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by Tim Huntsman
Gamasutra
July 7, 2000

 

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[Back To] A Primer for the Design Process, Part 1: What to Do

Contents

Asking Even More Questions

Good Habits, A Critical Eye, and the Fun Factor

The list of "NEVER"

2. Good Habits, A Critical Eye, and the Fun Factor


Merging Design Documents, Schedules, and Budgets.
Time will need to be taken during, or immediately after, the pre-production design phase to come-up with real numbers, times, and dates for the project. The usual problem with those above-mentioned words is that, for each concept mentioned, you have a different group of people crunching the numbers. They also don't tend to be in very close contact with each other. Many companies are fond of saying, "Hey, we need to fill a gap in the quarter here! You guys, do this game in 8 months!" Your response is, "Not on your life, but if we must, we'll need more money and resource to do it." Of course, they don't want to give you more money and resources to do it. That's why it helps to gather all relevant parties to this portion of the development process, bring them together, and hash out the numbers. That's why it helps to have your design broken down into needs, tasks, and features at the start.
There is no better time to examine resource and budget considerations then while you're hammering out design detail, unless of course you have nothing to do with making the schedule or planning the budget. If you're leading the design vision of the product, however, you should very well have a hand in the schedule and budgetary considerations. Get all the relevant people into the room at one time and hammer out the numbers. It's a big pain in the backside, but it's definitely worth doing in the long run. Remember, when the design doc is changed, or features are re-worked, you're going to have to take a look at the impact and figure out if this is going to push you back in the development process.

Updating the design document.
This sounds easy, but in the throes of development long hours and crushing stress from all sides can cause details to slip through the cracks. You might talk about a feature in a late-night impromptu gathering and then implement the change the next morning. You should document that change, especially if you end up doing a sequel a year or so later, so that you remember what you did in the first place.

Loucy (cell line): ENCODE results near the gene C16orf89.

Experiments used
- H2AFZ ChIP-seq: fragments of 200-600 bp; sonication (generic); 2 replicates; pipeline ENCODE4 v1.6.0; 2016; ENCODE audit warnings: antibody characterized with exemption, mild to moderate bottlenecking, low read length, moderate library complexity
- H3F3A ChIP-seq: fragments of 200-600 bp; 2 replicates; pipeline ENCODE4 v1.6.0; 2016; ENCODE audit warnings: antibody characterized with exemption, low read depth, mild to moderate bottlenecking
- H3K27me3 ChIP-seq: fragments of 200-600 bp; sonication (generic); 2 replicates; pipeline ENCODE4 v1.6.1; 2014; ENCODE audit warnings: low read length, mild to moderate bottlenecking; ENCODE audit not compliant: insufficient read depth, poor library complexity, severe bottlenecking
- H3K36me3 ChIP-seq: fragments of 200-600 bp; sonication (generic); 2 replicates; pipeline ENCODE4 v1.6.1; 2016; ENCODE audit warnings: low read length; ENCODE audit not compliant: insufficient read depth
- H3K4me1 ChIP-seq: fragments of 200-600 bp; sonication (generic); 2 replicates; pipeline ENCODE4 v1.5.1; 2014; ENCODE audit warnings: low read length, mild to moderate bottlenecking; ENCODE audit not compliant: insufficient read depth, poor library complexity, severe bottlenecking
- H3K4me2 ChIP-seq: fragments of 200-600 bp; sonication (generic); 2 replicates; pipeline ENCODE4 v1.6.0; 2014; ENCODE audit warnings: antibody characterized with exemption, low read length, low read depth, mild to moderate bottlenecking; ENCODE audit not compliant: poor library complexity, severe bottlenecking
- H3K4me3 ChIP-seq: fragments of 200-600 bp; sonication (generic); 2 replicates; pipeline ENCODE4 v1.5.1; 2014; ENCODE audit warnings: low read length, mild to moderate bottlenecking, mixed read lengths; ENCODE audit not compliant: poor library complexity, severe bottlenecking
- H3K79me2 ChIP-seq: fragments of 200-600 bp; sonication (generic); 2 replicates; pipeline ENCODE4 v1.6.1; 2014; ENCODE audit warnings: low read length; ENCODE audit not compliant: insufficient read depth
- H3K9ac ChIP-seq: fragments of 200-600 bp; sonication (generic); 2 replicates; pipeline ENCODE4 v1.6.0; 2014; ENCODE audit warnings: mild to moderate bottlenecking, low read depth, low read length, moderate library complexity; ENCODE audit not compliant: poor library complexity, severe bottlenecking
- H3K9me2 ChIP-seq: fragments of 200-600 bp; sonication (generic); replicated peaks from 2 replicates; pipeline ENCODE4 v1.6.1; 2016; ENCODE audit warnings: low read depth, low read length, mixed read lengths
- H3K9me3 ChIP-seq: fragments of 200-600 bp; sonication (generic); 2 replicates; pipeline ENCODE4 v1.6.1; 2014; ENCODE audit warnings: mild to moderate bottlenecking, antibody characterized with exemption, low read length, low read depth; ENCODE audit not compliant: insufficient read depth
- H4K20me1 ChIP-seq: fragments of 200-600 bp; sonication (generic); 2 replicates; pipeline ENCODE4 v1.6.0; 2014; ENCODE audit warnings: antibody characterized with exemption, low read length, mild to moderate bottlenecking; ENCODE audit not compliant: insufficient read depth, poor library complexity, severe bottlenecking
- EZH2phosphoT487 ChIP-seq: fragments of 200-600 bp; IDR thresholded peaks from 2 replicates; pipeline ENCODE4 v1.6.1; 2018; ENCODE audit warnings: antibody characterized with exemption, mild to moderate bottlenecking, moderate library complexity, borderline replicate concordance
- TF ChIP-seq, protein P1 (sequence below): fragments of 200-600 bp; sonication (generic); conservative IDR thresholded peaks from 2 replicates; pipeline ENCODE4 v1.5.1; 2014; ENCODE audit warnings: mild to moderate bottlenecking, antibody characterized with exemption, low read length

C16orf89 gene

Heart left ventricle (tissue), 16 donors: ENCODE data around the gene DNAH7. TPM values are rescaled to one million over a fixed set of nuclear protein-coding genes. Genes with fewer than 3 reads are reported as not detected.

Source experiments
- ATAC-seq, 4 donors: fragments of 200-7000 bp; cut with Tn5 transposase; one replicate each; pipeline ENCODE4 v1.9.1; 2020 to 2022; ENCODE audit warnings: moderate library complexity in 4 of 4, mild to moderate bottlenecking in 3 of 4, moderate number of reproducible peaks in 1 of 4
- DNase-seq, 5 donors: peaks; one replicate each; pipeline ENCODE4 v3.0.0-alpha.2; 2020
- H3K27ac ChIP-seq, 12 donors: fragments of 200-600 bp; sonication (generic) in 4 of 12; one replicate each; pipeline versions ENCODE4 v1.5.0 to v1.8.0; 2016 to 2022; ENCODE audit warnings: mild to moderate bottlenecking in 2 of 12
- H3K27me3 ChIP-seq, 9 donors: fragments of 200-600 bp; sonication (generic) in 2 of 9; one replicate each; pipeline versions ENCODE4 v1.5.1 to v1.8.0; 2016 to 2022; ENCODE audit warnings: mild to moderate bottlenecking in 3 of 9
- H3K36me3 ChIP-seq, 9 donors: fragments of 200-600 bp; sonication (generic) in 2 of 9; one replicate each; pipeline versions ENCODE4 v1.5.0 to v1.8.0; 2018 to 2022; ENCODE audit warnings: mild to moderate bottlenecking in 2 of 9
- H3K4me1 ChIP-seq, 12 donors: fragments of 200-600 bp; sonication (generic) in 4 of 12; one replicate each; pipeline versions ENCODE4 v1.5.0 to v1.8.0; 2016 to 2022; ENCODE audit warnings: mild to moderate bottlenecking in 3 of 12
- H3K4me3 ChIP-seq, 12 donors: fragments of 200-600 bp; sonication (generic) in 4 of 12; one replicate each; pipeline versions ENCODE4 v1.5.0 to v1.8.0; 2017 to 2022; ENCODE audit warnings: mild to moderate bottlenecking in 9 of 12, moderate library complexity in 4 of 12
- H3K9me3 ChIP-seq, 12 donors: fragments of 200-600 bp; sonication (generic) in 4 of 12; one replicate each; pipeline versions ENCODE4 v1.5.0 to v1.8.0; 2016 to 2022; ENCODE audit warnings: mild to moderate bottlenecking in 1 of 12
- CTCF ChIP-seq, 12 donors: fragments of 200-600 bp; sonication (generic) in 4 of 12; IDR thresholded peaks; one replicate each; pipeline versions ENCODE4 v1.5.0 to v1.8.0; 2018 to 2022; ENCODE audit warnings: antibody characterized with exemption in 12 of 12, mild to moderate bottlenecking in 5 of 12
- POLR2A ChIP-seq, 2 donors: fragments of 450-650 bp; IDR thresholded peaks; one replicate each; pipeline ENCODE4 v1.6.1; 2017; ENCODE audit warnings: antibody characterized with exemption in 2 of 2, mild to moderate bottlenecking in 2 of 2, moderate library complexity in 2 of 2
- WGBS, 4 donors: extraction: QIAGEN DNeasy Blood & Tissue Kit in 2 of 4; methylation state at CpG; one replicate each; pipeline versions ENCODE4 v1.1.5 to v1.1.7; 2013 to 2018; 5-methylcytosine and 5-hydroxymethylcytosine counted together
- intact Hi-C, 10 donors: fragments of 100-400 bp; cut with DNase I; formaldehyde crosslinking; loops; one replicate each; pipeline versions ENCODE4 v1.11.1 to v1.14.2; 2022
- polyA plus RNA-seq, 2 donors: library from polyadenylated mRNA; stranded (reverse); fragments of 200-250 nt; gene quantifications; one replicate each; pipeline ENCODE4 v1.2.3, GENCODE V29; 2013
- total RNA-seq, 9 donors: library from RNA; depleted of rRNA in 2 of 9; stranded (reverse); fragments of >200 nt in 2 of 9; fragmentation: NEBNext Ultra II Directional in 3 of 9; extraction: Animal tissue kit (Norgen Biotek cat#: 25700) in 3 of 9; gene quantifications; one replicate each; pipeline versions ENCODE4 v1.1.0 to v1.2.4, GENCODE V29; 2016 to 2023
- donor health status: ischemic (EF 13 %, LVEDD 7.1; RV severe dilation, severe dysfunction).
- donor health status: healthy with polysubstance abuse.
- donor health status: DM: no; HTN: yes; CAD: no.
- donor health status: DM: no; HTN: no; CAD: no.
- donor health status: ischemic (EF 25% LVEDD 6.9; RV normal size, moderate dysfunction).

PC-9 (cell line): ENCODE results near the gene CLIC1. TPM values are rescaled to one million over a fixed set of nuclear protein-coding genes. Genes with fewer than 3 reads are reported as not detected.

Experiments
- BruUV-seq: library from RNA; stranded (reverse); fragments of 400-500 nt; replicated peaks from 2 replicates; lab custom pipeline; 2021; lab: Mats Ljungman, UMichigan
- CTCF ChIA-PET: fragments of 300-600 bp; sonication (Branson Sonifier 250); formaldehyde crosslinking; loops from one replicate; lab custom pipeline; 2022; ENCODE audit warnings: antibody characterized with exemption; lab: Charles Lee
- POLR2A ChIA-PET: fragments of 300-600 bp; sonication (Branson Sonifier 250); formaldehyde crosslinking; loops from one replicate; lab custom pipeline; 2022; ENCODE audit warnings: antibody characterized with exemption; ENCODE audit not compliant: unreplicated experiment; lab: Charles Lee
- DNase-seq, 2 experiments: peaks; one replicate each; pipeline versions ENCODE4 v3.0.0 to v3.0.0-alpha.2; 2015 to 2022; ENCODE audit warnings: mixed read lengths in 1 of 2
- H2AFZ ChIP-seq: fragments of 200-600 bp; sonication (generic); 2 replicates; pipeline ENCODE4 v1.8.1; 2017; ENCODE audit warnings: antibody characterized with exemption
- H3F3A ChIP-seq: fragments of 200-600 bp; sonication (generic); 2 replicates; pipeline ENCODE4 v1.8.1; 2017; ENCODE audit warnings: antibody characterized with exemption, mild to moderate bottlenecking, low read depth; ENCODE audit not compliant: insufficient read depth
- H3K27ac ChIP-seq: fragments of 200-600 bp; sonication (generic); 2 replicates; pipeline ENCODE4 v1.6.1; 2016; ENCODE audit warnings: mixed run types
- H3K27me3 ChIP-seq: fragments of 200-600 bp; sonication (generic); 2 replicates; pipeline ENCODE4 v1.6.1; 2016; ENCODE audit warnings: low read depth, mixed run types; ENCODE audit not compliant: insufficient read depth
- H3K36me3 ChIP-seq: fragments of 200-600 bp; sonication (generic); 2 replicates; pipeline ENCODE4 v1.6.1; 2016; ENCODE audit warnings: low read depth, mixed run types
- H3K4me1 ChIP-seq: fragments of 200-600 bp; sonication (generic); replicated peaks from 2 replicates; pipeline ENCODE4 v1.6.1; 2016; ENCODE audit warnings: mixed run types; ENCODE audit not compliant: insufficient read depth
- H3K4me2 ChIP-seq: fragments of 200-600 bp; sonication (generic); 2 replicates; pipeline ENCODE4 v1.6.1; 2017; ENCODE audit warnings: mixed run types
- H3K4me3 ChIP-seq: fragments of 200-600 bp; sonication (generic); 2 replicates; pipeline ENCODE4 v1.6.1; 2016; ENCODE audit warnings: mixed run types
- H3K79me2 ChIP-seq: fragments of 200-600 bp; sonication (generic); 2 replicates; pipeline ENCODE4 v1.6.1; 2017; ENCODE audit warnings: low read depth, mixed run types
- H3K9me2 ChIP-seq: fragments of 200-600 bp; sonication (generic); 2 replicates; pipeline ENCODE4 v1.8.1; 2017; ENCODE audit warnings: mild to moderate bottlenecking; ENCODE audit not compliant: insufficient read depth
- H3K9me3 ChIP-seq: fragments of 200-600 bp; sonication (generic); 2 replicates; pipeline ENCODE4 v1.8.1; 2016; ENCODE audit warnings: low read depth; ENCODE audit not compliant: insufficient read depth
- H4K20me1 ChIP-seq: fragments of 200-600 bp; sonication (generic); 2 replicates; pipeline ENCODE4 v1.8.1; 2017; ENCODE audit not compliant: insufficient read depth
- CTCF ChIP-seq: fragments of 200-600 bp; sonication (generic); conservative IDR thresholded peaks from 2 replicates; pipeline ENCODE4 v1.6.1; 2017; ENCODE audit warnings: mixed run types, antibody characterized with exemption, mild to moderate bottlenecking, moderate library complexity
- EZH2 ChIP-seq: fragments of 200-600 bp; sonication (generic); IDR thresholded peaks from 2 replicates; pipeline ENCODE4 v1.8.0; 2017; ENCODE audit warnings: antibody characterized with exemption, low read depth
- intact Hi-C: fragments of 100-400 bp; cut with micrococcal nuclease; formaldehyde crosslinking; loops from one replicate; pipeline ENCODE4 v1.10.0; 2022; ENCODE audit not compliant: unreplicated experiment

When anybody on the team decides to round out a feature, change a feature, or add a feature this change should be noted, documented, and brought to everyone's attention. If you've created an on-line style design document not entirely unlike the one mentioned part one of this article, you'll have the mechanism in place to keep the team informed and responsible.

Keeping a Design Journal
This is as straightforward as it sounds; keep a running dialogue of what's gone right and wrong during the project. Week to week will probably do unless you're in the middle of one heck of a crunch time. This will serve a number of purposes. First, it lets you recall, months and months after the fact, lessons you may have learned or not learned early in the project before the press of 15 hour days began to blur one day into the next. Secondly, it allows you to bring up key issues of good or bad work done by people throughout the project during the post-mortem (your company has post-mortems, right?) And lastly, it will help you in publishing a post-mortem article for a relevant publication so your fellow designers out there can learn from your experience, right?